(CNN)A Sikh group is asking the FBI to investigate the recent killing of a Sikh man whose body was found near a park in Tracy, California.
A religious group asks the FBI to help investigate the death of a Sikh man in California
According to police, Parmjit Singh, 64, was stabbed and left to bleed to death Sunday night while taking a routine walk to Gretchen Talley Park.
The United Sikhs, a United Nations-affiliated humanitarian relief organization, asked for the federal investigation and suggested Singh's death was motivated by prejudice.
Singh's son-in-law Harnek Kang, 40, told CNN that Singh was "very loving" and a "very nice man" who immigrated three years ago from India, where he worked as a farmer.
Singh, who lived with Kang, leaves behind a wife, a son and a daughter, and three grandchildren, Kang said. "It's a very big loss for the family. He's so close to my heart."
On Wednesday night, dozens in the community attended a candlelight vigil held in honor of Singh at the same park where he died, said Kang. "All the community in Tracy -- they are supporting me so much," he said through his tears. "Only thing I can say is thank you to all my neighborhood and fellow Americans and Sikh community during this tragic time in my life."
On Tuesday, the Tracy Police Department released a video and requested the public's help in identifying a potential witness seen near the park around the time that officers discovered Singh.
"We take pride in our safe, close-knit community. This violence will not be tolerated and we are dedicating every available resource to ensuring that the person(s) responsible for the death of Mr. Singh is brought to justice," Tracy Mayor Robert Rickman said.
Kang believes local officers are working hard to discover who killed his father-in-law, but he said he would be grateful for additional FBI assistance.
Tracy police, who continue to investigate, have provided no further information since releasing the video on Tuesday. They have not yet discovered a motive for the homicide and they do not specifically refer to the incident as a hate crime.
In a recent tweet, the United Sikhs allege Singh's death was motivated by prejudice, while the Sikh Coalition, an advocacy organization, also suggest that hate had something to do with the crime.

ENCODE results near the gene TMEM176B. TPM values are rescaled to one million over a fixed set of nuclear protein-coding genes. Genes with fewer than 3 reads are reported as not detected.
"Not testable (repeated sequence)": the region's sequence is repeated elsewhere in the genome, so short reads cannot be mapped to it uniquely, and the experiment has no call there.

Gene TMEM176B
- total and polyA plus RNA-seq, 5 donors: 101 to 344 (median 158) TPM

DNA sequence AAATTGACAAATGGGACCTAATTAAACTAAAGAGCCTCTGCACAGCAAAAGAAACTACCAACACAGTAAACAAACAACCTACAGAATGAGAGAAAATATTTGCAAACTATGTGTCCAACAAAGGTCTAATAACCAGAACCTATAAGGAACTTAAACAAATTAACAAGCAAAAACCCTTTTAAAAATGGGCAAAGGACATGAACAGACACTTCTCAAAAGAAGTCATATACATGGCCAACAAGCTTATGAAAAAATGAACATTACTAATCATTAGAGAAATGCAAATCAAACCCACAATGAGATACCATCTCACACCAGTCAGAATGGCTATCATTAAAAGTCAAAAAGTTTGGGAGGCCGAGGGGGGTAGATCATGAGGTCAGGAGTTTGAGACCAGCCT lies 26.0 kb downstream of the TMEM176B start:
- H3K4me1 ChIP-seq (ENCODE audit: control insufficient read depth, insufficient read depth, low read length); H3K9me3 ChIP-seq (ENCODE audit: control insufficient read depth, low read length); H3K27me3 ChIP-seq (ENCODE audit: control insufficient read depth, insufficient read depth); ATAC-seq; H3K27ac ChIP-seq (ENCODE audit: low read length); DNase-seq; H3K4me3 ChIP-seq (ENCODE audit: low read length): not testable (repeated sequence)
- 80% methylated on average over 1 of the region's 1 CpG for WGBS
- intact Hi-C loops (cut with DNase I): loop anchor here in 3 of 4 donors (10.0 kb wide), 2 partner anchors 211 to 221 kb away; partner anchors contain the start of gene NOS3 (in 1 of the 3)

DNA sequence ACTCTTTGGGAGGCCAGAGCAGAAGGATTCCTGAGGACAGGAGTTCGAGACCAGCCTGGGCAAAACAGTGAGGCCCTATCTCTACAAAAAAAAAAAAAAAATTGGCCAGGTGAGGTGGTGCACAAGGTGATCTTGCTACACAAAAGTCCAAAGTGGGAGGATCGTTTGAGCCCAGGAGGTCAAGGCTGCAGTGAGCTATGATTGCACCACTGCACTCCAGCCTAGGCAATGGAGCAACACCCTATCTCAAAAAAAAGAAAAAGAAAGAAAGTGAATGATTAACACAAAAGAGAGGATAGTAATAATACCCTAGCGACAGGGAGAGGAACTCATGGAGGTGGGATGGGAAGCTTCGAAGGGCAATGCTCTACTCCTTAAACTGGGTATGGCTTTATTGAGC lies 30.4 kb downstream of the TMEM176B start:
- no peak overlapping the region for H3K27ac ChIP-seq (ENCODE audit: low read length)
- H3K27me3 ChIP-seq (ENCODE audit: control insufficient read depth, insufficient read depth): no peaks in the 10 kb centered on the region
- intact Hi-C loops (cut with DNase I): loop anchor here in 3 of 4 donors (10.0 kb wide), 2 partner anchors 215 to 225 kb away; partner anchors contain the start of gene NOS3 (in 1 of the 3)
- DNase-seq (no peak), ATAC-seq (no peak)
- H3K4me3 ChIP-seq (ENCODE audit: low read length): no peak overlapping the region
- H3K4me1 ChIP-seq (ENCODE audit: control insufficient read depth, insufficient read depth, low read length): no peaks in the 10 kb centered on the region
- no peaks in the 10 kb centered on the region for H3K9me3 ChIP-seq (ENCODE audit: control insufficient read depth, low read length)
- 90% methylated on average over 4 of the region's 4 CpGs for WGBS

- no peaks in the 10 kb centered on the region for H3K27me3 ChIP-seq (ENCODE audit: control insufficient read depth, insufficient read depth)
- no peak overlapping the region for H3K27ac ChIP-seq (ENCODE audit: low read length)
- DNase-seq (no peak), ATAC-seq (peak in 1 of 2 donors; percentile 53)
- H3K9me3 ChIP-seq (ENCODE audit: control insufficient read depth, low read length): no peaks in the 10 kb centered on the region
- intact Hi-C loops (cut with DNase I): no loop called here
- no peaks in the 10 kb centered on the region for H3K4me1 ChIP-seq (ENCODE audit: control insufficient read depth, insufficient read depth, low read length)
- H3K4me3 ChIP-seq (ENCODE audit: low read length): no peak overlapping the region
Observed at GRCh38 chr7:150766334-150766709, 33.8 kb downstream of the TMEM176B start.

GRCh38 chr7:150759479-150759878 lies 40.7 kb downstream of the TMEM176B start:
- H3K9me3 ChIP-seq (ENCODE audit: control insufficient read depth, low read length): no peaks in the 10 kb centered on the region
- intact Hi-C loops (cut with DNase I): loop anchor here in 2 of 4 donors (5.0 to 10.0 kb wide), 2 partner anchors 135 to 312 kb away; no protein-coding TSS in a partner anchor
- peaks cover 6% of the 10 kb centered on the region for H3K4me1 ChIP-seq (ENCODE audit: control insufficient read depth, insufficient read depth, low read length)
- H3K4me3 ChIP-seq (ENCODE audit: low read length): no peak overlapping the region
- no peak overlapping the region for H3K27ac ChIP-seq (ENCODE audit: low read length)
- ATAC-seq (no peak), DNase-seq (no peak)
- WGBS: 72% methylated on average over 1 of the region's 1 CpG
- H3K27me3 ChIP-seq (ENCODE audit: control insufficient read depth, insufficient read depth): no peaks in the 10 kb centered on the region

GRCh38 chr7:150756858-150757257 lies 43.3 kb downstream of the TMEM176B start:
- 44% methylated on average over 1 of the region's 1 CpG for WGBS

Legal Director Amrith Kaur said in a statement that the Sikh Coalition is "concerned by the fact that this is the seventh attack on an elderly, turban-wearing Sikh man since 2011 in the central valley and northern California region."
Last month, a priest at a Hughson Sikh temple was assaulted just outside the city limits, CNN affiliate KCRA reported.
"As we look to learn more, we expect that local law enforcement will continue to investigate this case thoroughly, including the possibility that bias was a motivating factor in (Singh's) murder," said Kaur.
Though Sikhism is sometimes confused with Islam, it is an independent religion with its own prophets, scriptures, practices, ceremonies, and beliefs, according to the Sikh Coalition. Worldwide, Sikhism is the fifth largest religion, with more than 25 million followers. The Sikh American population is estimated at 500,000, with the largest numbers located in California, New York and New Jersey.
The most visible aspect of the Sikh identity is the turban, or dastar, which is mostly worn by men.
Despite religious differences, an Islamic organization has called for support on behalf of Singh.
"We stand in solidarity with the Sikh community amid this heinous attack. We urge witnesses to come forward and help get justice for Parmjit Singh and his family," said Basim Elkarra, executive director of the Sacramento Valley office of the Council on American-Islamic Relations.
Kang expressed not only his private grief but a wider message of unity against violence.
"This is supposed to not happen in this country," he said. "This is so awful and my message to the people is to be careful. Everyday things happen all around the country that are not the right things. Somehow we need to stop those things. We need to get together."